German retailers are expecting Christmas sales to rise 2% to €111.7 billion, despite inflation, delivery problems and a new wave of coronavirus infections, the HDE industry association said on Monday.
"High levels of saving and strong consumer sentiment point to a forgiving end to the year after what was for many retailers a difficult first six months due to lockdowns that threatened their existence," said HDE chief executive Stefan Genth.
Online sales, which are expected to grow by 17.3%, to €23.1 billion, are expected to save Christmas.
The positive outlook comes even as German retailers are staring down the same factors that are hampering other industries: About three-quarters of the companies surveyed by HDE for their forecast said supply bottlenecks could hurt their sales.
Consumer electronics and household appliances may feel the pinch of the global chip shortage, but Genth said that beyond popular video game consoles, it will not lead to empty shelves.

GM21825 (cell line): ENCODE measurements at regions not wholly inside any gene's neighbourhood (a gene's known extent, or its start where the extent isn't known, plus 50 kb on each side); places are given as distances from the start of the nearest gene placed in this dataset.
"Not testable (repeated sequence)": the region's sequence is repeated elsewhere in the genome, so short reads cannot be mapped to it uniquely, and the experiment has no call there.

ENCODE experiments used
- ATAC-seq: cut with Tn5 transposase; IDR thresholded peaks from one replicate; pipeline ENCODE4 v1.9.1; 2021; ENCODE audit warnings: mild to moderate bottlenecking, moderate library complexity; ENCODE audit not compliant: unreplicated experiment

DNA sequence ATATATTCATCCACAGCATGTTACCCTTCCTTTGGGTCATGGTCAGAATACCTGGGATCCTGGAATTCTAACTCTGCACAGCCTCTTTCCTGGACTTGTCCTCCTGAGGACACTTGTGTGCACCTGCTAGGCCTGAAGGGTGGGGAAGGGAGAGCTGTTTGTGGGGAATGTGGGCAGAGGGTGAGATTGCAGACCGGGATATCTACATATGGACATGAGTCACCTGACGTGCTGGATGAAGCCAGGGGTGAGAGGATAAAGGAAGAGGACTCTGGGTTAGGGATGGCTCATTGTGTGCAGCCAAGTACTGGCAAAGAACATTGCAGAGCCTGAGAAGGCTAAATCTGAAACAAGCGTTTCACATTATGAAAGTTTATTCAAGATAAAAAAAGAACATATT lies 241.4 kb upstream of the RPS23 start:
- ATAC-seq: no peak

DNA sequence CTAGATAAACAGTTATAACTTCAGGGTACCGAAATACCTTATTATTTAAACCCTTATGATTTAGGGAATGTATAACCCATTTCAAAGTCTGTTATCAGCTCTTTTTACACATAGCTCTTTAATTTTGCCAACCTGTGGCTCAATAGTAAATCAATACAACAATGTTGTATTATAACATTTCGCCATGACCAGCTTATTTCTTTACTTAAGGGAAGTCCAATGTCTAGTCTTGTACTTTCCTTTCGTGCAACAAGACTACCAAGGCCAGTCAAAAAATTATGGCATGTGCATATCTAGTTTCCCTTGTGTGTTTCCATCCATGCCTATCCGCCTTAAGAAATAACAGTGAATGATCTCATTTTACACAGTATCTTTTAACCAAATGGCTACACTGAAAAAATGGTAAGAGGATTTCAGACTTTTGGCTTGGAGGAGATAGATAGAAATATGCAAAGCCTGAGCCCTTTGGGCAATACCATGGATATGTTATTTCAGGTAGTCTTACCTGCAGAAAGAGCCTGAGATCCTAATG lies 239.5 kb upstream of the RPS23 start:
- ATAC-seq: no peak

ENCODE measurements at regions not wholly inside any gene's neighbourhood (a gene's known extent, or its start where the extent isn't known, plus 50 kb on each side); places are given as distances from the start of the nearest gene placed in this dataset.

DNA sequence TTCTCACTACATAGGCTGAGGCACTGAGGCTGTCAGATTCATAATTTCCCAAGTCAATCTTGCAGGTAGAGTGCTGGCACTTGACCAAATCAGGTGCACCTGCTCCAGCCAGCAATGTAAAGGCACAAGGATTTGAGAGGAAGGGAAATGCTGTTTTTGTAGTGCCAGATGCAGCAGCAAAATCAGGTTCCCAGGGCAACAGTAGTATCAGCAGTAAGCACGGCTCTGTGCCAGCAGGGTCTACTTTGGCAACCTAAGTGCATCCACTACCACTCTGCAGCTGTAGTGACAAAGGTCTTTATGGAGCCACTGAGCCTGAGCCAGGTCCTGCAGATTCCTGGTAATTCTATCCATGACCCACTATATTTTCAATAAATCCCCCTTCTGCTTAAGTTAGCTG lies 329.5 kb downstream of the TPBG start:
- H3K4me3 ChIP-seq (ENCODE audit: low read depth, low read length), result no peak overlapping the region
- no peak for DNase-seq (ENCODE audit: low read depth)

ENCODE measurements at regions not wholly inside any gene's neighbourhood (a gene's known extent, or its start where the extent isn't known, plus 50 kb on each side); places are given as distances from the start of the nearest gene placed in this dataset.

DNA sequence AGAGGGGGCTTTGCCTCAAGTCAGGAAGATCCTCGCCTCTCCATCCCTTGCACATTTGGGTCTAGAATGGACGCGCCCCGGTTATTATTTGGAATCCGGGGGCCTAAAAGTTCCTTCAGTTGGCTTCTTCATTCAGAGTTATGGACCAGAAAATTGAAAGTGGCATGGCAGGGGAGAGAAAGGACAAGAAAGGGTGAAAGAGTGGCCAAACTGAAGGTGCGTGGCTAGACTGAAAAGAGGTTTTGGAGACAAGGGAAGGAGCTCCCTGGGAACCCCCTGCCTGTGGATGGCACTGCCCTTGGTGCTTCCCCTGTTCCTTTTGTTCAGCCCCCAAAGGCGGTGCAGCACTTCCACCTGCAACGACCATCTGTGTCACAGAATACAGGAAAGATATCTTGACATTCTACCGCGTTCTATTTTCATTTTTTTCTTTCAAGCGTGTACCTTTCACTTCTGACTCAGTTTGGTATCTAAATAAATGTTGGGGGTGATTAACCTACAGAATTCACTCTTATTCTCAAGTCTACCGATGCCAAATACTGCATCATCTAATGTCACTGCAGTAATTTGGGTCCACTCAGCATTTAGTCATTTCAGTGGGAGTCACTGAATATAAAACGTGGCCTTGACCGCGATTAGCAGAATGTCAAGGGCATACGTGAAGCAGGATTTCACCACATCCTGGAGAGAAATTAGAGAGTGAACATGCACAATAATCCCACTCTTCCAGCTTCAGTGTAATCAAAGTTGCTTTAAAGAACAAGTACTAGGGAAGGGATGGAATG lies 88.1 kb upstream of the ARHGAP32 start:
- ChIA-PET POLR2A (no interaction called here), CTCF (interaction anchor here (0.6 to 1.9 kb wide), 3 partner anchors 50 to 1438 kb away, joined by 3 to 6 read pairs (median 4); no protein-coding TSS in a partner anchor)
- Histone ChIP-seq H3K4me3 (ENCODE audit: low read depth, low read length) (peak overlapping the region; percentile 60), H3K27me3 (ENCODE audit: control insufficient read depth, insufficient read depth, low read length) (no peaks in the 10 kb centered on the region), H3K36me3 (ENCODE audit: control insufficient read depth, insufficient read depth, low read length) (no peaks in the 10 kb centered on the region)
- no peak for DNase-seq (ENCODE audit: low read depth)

Inflation, which at 4.5% is at its highest level in nearly three decades, could also take a bite out of German customers' gift-giving budget.
Genth added that how the pandemic plays out over the coming months and the associated safety measures will affect whether the HDE's forecast will be borne out.
The HDE Konsumbaromoter, the German retail association's consumer sentiment index, recorded its highest level in two years in July of this year.
Many retailers had to close their doors last winter as the German government tried to stem the pandemic.
"No one can afford that anymore," said Genth, who added that retail stores are not hotspots for the coronavirus' spread.
Germany's infection rate has risen to its highest level since the start of the pandemic, public health figures showed on Monday.
The seven-day incidence rate - the number of people per 100,000 to be infected over the last week - rose to 201.1.